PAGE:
The exhibitions also show – especially compared to the exhibition in the Slovak National Gallery (SNG) which presents period art of the Slovak State – that art seems to move rather in a spiral, adding some extra ideas and changing style over the course of time.
The artworks at Kunsthalle have not been tailor-made, but existed independently of the exhibition, with the exception of a single adaptation.
“This proves,” Kunsthalle Bratislava writes, “that contemporary art does not avoid this complex socio-political theme but reflects it repeatedly, in the spectre of several generations of artists. The exposition clearly shows that artists ask similar questions as ordinary citizens: How do we deal with the heritage of the clerical-fascist state? Delve deeper, or ignore it? Try to understand it? Despise it? Apologise for it?”
What is the legacy of the the wartime Slovak State....
The Slovak State that existed between 1939 and 1945 was a satellite of then-Nazi Germany, with the representatives of the Catholic Church being top politicians and crucial allies of German Fascists.
The SNG exhibition presents documents, propaganda artefacts and artworks from that period, both hailing and criticising the political, economic and social development. The exhibition Look What Is Back / The Slovak State in Contemporary Art in Kunsthalle, on the other hand, brings rather the perception of 24 modern artists who look at this period retrospectively and “speak the language of our times”, as one of the curators – Katarína Bajcurová, Petra Hanáková, Bohunka Koklesová and Nina Vrbanová – said at the exhibition opening. She added that they want to keep pace with current developments, not just concerning popular trends in the art scene but also concerning hot topics and issues of Slovak society.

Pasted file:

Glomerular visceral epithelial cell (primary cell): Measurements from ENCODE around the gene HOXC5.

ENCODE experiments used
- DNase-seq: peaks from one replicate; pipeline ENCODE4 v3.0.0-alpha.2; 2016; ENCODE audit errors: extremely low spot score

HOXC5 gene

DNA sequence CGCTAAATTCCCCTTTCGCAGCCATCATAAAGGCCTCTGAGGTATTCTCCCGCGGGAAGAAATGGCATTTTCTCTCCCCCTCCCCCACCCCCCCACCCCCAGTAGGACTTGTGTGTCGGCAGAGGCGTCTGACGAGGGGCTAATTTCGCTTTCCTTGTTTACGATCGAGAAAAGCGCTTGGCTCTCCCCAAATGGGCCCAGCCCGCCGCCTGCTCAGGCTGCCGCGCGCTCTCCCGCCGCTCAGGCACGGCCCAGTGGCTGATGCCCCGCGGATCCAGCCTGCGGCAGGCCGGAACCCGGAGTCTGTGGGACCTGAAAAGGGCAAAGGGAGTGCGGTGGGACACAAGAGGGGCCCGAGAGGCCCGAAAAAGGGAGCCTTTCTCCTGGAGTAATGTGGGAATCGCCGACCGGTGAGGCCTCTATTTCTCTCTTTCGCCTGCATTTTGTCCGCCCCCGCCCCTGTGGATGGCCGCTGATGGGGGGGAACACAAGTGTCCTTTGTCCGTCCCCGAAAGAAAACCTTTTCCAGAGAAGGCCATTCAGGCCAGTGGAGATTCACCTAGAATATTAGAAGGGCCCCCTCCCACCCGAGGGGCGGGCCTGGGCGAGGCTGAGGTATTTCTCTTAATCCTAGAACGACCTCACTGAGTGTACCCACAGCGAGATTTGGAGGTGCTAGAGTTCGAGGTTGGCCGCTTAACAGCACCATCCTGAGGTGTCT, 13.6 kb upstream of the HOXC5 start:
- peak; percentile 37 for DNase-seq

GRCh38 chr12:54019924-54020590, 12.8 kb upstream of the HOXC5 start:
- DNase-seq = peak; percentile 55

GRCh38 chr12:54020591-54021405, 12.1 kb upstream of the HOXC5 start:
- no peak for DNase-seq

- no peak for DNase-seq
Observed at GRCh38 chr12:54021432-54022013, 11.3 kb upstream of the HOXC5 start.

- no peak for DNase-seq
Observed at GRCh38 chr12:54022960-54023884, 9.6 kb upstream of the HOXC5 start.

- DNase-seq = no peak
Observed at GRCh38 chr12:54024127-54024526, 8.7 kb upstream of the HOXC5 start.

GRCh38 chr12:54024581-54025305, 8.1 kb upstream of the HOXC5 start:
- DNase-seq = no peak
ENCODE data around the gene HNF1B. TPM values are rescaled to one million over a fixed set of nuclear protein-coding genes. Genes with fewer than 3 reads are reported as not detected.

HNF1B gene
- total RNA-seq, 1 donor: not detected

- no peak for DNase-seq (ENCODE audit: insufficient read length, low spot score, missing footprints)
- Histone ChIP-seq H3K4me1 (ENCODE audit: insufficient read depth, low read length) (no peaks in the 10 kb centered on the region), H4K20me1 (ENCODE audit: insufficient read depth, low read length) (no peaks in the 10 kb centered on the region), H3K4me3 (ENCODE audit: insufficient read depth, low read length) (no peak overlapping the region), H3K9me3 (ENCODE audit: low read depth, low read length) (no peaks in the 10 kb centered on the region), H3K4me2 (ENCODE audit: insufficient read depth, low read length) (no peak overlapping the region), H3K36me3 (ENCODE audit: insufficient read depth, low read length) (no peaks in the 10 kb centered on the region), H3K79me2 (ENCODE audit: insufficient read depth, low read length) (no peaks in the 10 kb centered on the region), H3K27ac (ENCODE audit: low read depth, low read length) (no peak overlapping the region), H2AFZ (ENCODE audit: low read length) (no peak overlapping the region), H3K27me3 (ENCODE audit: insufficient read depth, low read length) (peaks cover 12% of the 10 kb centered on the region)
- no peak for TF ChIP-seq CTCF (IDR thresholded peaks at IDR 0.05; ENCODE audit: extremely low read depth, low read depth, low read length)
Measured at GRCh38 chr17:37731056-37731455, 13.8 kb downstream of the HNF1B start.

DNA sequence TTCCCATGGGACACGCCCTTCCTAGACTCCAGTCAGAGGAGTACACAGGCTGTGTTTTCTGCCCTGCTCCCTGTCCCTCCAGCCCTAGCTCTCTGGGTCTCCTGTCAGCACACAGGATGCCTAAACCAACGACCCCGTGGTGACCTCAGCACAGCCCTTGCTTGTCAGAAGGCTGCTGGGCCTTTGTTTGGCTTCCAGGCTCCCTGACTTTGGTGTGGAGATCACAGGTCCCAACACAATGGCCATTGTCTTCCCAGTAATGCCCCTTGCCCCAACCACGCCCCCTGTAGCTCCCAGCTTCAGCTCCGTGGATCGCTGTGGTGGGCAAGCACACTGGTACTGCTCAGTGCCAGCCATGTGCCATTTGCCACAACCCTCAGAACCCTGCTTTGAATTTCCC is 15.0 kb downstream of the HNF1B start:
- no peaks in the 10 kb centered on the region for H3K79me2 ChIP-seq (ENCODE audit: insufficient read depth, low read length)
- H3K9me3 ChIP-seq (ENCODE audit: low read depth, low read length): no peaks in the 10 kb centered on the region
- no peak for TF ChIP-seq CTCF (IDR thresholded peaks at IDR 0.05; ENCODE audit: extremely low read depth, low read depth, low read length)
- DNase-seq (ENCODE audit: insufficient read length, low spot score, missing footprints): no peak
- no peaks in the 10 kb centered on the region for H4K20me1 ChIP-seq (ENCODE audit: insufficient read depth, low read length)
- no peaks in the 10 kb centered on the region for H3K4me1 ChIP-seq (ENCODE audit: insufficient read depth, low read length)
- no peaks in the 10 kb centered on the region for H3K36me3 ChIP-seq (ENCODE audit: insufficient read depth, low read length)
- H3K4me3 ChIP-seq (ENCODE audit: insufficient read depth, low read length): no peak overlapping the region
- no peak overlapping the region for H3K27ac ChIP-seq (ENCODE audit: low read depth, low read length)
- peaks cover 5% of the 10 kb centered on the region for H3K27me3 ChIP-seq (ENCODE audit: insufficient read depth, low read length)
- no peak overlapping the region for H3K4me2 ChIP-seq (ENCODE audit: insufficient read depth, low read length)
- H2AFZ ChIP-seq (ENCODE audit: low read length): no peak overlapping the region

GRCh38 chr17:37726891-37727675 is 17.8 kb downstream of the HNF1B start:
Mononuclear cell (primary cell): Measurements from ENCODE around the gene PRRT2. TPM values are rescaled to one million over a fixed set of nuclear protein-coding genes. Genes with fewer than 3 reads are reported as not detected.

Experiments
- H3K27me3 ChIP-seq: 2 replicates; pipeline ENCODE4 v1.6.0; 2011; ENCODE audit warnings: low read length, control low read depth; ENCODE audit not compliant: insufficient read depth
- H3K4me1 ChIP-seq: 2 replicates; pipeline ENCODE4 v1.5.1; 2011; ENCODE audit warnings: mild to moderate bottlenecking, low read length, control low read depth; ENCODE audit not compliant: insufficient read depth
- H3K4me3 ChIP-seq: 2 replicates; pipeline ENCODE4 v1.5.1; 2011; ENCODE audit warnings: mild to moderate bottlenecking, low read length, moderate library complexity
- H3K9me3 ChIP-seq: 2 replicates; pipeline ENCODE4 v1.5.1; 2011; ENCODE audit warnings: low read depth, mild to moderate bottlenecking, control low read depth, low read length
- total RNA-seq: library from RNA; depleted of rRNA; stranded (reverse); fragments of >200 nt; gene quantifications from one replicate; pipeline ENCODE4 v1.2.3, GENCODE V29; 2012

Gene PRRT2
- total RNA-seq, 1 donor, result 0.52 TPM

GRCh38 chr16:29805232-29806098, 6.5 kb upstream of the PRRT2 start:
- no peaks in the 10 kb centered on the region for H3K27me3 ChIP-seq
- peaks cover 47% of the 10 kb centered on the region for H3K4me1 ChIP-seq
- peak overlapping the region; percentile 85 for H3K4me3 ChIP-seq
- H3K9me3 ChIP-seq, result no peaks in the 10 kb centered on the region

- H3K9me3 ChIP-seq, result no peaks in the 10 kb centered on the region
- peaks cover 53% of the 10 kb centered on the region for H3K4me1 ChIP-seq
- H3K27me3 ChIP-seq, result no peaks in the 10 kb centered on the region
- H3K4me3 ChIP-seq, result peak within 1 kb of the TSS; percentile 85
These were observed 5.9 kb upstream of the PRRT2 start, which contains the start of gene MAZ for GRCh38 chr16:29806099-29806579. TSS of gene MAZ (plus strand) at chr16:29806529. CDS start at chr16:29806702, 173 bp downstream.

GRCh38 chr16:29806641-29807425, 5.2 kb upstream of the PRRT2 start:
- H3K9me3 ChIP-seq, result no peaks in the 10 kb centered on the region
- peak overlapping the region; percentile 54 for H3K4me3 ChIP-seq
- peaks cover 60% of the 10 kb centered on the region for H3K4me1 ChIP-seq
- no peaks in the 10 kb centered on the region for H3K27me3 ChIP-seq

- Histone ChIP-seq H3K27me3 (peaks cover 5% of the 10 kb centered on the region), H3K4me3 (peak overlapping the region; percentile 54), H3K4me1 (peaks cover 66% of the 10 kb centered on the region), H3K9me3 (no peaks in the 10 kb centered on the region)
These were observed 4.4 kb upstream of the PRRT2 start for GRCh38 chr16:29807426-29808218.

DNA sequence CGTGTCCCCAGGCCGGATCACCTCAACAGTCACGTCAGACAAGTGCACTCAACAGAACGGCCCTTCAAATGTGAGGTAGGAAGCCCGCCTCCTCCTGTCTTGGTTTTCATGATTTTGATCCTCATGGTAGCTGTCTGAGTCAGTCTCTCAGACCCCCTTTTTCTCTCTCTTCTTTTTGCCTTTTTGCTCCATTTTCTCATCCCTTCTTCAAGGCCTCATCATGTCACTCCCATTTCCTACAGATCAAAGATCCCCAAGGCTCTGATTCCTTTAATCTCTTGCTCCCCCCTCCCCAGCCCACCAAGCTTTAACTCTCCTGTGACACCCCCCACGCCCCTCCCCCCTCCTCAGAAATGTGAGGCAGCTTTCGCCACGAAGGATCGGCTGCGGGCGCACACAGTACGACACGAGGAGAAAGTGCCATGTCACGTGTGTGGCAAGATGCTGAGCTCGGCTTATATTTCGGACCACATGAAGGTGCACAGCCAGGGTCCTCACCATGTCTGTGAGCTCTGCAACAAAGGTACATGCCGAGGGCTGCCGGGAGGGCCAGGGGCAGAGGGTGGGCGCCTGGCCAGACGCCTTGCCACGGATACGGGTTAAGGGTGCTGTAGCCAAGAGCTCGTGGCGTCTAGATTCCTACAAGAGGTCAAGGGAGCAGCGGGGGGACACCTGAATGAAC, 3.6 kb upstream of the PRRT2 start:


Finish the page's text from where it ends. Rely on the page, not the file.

The curators, just like the artists, represent various generations and also diverse views. The artists on display vary from “classics” of the second half of the 20th century, like Jozef Jankovič and Rudolf Sikora, through the middle generation to younger artists – e.g. Ilona Németh, Svätopluk Mikyta, Martin Piaček, or Jaroslav Kyša.
The genres displayed are also diverse, including video-projections, statues, and installations. The approaches are varied as well: critical, ironic, action-like, performative, and symbolic. Some are more about direct artefacts or historical facts, while others focus more on current perceptions of historical events in the context of a specific site and local memory.
The current event is connected to previous exhibitions in Kunsthalle, which have all presented engaged art on hot social and cultural topics. Some of the works displayed here have already been presented at other venues – some are “chronically known”, as the curators put it – but their combination on one floor of Kunsthalle is unique.
The exhibition at Kunst-halle, in the SNP Square 12 of Bratislava, lasts until February 26, and is open daily except for Tuesdays. It is serviced by “mediators”, i.e. art students and fans who help explain the connotations and contexts of individual artwork.
The topicality and earnestness of this theme shows that Slovakia has not come to terms with its past yet, curators noted during the opening, and added that artists and their perceptions open questions – in this case regarding the heritage of the Slovak State – rather than offering answers.